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Listening to music has many positive effects on our health and wellbeing, from de-stressing or improving a bad mood, to improving concentration, aiding relaxation and promoting a peaceful night’s sleep. Whatever you’re into, be it classical or country, prog rock or pop, disco or drum and bass (the list is endless), chances are you will have felt some benefits, while perhaps not realising the many others.
Of course, our relationship with music and our experiences of it are as individual as we are – what uplifts one person may stir powerful emotions in another, what helps boost concentration and focus for some may irritate others. Music’s ability to elicit emotional responses is unique for each of us, but one thing is certain – decades of research into the complexities of the brain and its reactions to music has united scientists about its powerful effects on our health. In short, listening to music is good for us!
Dr Mark Winwood, Clinical Lead for Mental Health Services at AXA Health, says:
“When we hear songs or tunes that we enjoy listening to there are a number of ways our brains respond, not least those associated with pleasure and reward. It releases endorphins – the feelgood chemicals that can make us feel euphoric – and dopamine, an important pleasure chemical associated with reward. Listening to music we love arouses feelings of pleasure and satisfaction as part of our reward system brought about by doing something enjoyable.”
Top ways that music is beneficial for mind and body
There are many ways music can benefit our physical and mental wellbeing. Dr Mark Winwood highlights and explains some of them.
1. Music can pick us up when we’re down
“Music is mood-boosting. The endorphins released when we hear music can uplift our spirits and contribute towards a sense of happiness. Listening to our favourite songs, especially if it’s something upbeat, can help us feel joyful and excited. It also stimulates the production of Dopamine, a hormone related to positive happy feelings. And if you move to the music? Try it out – it’s impossible to be in a bad mood when you dance to something you love!”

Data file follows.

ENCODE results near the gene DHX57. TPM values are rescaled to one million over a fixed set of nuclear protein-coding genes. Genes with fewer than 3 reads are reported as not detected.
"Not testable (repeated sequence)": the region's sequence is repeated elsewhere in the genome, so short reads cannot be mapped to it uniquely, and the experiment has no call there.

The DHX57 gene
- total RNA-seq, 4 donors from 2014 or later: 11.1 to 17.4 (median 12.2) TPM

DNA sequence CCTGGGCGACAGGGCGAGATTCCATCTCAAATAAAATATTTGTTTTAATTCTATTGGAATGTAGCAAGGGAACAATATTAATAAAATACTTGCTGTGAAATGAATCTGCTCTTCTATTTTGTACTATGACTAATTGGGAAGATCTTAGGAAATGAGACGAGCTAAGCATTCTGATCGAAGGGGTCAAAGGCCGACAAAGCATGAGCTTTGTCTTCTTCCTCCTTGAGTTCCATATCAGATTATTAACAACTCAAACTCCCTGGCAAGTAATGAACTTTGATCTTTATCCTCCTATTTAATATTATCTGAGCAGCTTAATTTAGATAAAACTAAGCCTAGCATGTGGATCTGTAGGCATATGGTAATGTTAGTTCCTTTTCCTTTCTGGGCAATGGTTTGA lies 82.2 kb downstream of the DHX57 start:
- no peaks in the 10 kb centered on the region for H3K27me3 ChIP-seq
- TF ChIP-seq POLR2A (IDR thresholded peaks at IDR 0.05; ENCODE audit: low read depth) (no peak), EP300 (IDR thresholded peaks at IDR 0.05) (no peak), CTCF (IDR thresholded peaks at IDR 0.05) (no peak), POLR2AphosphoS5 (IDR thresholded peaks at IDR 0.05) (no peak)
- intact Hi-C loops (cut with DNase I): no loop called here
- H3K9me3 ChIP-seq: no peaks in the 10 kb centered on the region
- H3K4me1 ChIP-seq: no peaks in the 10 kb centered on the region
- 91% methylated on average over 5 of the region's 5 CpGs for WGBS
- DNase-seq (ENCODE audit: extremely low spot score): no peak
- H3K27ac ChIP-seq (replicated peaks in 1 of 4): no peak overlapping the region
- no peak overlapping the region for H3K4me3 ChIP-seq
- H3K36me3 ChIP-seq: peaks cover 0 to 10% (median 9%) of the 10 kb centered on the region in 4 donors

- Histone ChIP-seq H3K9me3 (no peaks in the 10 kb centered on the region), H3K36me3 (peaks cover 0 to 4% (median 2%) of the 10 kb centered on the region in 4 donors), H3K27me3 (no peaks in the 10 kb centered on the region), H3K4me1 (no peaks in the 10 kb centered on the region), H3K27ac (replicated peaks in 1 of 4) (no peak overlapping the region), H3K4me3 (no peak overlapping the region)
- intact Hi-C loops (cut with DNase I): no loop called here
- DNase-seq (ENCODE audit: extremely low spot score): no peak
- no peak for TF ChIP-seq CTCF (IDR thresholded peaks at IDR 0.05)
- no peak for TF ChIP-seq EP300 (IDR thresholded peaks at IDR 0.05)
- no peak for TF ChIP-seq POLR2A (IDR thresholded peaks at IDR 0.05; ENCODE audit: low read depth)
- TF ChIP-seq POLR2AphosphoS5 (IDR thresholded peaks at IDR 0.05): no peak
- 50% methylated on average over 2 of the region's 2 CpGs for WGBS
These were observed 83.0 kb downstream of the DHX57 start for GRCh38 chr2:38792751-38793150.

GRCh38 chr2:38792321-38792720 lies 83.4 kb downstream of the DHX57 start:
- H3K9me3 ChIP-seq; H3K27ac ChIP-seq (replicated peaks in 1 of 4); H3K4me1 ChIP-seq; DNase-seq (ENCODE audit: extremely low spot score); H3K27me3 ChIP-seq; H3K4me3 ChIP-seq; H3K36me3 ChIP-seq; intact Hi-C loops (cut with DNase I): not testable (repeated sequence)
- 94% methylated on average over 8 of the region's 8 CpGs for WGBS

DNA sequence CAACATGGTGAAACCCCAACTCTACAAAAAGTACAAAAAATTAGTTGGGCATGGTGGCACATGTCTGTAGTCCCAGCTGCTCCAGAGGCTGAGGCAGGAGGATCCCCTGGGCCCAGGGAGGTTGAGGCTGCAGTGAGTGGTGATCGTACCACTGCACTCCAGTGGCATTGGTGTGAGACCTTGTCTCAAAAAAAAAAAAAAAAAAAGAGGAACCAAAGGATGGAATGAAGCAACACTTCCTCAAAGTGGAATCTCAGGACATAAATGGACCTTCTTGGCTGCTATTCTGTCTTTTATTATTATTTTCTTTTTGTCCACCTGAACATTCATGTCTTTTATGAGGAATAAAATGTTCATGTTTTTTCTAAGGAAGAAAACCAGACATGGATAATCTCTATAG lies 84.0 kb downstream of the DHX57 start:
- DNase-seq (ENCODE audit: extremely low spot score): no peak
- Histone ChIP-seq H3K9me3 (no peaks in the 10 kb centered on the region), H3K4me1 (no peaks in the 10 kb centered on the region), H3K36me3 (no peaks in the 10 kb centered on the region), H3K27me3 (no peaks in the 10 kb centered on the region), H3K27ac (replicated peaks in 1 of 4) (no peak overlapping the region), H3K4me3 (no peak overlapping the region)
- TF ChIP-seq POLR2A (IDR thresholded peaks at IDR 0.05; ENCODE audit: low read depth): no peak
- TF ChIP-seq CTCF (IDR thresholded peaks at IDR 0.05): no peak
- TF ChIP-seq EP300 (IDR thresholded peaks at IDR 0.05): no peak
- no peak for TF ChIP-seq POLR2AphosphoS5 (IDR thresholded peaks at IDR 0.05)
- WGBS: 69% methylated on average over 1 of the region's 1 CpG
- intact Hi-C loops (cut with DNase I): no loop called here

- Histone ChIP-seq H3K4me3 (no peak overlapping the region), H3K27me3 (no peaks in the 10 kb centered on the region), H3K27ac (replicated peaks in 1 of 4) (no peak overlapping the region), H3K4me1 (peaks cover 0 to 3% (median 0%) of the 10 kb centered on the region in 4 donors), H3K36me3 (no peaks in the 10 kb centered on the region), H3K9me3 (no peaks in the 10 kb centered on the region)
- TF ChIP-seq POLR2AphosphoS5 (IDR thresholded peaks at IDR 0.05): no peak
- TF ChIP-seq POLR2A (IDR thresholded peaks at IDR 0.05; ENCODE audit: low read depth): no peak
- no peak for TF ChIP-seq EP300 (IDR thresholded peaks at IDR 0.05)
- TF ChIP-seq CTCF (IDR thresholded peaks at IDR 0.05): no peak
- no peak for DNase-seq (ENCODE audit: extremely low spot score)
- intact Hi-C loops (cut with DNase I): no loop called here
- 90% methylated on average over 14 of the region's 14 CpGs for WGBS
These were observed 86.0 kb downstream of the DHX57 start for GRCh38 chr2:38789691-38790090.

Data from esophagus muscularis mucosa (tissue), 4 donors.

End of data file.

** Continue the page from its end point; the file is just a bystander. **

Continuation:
2. Music can help relieve stress and anxiety
“Due to the feelgood nature of music, it’s not surprising that it can help relieve feelings of stress and anxiety – along with releasing dopamine it reduces the production of cortisol, one of the powerful stress hormones. When we listen to music we love, whether it’s upbeat or not – by connecting with something familiar it evokes feelings of safety, which is especially helpful during uncertain times. The repetitive beats and knowing what comes next signals to our brains that all is okay – the decrease in cortisol has a calming effect which helps ground us and reduce blood pressure.”
3. Music can improve memory and cognitive function
“Listening to music activates certain regions in our brain, in particular the nerve pathways involved in movement, planning, attention and memory. Music can touch us deeply and is particularly helpful in the treatment of people with dementia or those with cognitive impairment. Its ability to help recall deep memories not yet lost can help people stay present and positive and feeling more like themselves. Reminiscence therapy using music is really beneficial for bringing up happy experiences and good feelings, which helps improve overall wellbeing.”
4. Music can help improve concentrate and focus